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Engine ping/knock after 4000 miles?

6346 Views 30 Replies 9 Participants Last post by  91syclone
Has anyone been experiencing engine ping or knock with your TC? I've got over 4000 miles on mine and I've already changed the oil once. The ping/knock was heard while I was driving with the windows down and shifting into second on a hill. It was a brief knocking/ it hesitated. I then took it to a less traveled road and got on it a little, pushing the pedal to the floor. No knock. No ping. what the hell. I stopped at a dead stop and took off. I shifted hard into second, pressing the pedal all the way into the even shorter knock/ping was audible when shifting. I then took the car in to have the oil changed for the first time... I've read the manual and I know the car takes a minimum of 87 octane.
Since the oil change I've added a new tank of gas along with some fuel system cleaner. I only use BP fuel, by the way. I heard it again today only once, going uphill, shifting into 3rd. WTF? Maybe I need to be patient and let the cleaner do it's job. Maybe it is related to the slight turbo sound I hear when accelerating? (My previous posting questioning the winding/turbo sound has gotten feedback that it is normal.) Any feedback on this will be apprciated.
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UPDATE! The Knocking is gone! I've run through a half of a tank of new gas with the fule system cleaner and it cleared it up. I guess if you are going to use 87 octane you need to execute the recommended 'ever 3000 mile' fule system cleaning.
Dammit to hell. It is doing it again. 7,000 miles, 89 octane....and I still get a spark knock when I shift from time to time. No knocking or pinging during regular or hard acceleration. ONLY when shifting and sometimes from take-off. Is this a 'feature' of an electronic throttlebody (drive-by-wire) or perhaps my computer f***ing up? Help anyone? I took it in to my Scion dealer and they told me to use 93 octane and to change my driving habits. BS! The car was made for 87 octane. There is nothing being reported to Scion so they have no 'fix' for it. I'm thinking there is a computer or software gliche that is not providing the fuel/air mixture correctly when shifting... Thoughts anyone? Can someone try their TC to see if they have this problem. I first noticed it when driving hard to the point I was shifting fast. Now...every now and then. I'm convinced it is NOT octane levels...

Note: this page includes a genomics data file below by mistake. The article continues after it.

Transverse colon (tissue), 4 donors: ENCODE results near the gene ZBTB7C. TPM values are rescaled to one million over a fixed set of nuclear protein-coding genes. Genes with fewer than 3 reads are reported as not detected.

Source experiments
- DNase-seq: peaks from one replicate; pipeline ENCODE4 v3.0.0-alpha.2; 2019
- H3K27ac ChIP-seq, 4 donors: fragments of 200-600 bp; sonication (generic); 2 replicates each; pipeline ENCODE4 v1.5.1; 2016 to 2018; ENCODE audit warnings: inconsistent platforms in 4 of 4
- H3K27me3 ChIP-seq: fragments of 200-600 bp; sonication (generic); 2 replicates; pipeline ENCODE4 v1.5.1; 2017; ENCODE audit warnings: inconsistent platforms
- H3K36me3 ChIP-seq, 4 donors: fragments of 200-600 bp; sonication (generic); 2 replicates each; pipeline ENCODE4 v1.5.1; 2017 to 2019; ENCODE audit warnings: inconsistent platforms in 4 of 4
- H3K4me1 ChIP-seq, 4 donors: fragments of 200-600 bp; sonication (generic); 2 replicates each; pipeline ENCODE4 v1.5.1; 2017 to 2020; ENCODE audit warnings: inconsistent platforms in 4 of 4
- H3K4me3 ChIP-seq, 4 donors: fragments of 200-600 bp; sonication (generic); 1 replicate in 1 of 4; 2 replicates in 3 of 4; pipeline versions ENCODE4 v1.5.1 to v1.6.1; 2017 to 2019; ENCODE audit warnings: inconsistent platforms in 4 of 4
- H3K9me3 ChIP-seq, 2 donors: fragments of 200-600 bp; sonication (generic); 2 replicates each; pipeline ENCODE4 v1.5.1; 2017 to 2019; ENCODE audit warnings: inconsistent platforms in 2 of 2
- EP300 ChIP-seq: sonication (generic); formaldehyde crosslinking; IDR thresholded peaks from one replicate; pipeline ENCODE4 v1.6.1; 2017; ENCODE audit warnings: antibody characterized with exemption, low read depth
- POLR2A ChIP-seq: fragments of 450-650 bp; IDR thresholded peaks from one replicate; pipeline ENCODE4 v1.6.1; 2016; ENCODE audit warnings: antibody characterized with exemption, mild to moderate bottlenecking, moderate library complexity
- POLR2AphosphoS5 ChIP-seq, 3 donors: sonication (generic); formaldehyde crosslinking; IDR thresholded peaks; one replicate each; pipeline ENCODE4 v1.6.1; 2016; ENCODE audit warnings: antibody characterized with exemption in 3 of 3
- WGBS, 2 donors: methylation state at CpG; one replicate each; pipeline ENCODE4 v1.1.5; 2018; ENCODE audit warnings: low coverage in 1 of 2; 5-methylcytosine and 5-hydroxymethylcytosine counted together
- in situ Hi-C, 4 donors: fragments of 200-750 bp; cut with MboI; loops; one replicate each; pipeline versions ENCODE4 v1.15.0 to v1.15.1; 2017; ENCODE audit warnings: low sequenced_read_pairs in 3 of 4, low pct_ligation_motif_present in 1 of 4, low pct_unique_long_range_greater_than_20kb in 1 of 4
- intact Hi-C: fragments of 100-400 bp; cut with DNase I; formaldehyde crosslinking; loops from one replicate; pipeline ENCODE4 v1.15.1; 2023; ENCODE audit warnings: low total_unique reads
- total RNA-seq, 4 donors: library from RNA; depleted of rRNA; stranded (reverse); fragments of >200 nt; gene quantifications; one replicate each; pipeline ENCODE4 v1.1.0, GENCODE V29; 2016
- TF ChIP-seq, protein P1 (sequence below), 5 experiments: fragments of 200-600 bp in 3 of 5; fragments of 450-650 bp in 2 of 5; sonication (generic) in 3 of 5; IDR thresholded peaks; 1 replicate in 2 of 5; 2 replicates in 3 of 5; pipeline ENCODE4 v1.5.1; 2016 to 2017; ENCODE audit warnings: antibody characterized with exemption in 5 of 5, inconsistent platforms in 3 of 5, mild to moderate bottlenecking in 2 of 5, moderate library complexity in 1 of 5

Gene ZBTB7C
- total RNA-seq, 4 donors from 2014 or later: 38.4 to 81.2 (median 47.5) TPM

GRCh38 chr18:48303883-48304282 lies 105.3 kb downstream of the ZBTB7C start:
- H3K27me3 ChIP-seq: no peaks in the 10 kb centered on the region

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Maybe change the gas station? I'm running 87, pushing it relatively hard, no ping in any situation. Even on BJ's warehouse club gas.
Really what you are explaining, just from muscle car experience would appear to be a timing thing. When you put the car into a heavy load if the timing isn't dead on it can ping. I would check to make sure all the plug wires are tight, also try sticking with one type of fuel, switching fuels could cause that as well.
Also note...i know very little about newer computer controlled engines, trying PMing lobux, and he may be able to offer some advice.
Thanks for the fast responses... I'll keep researching and asking around...
Yeah, I would consider changing gas stations...I've heard some things about people getting bad gas from BP...but like I said, just things I've "heard."

I personally haven't experienced anything even remotely similar with my car and I drive relatively hard Texas heat...on 87 octane.

Let us know if you figure out the problem though, I'm curious.
It's possible the engine has a small piece of metal flash in one of the cylinders that is glowing and causing pinging. I remember a couple of Supras that pinged on anything less than 100 octane fuel in completely stock form. You should not have a pinging problem, and you should not have to run anything higher than 87 octane. If you are at an altitude above 3500 feet, you should be able to run 85 octane without issues. Our FM tC ran just fine in Wyoming and Nebraska on 85 octane.

If you are pinging under part throttle, but not under full load, it is also possible you have a cooling system issue like a faulty radiator cap. Be sure your dealership does a complete cooling system check including the radiator (might it be clogged with bugs?) and the thermostat (maybe it is sticking?).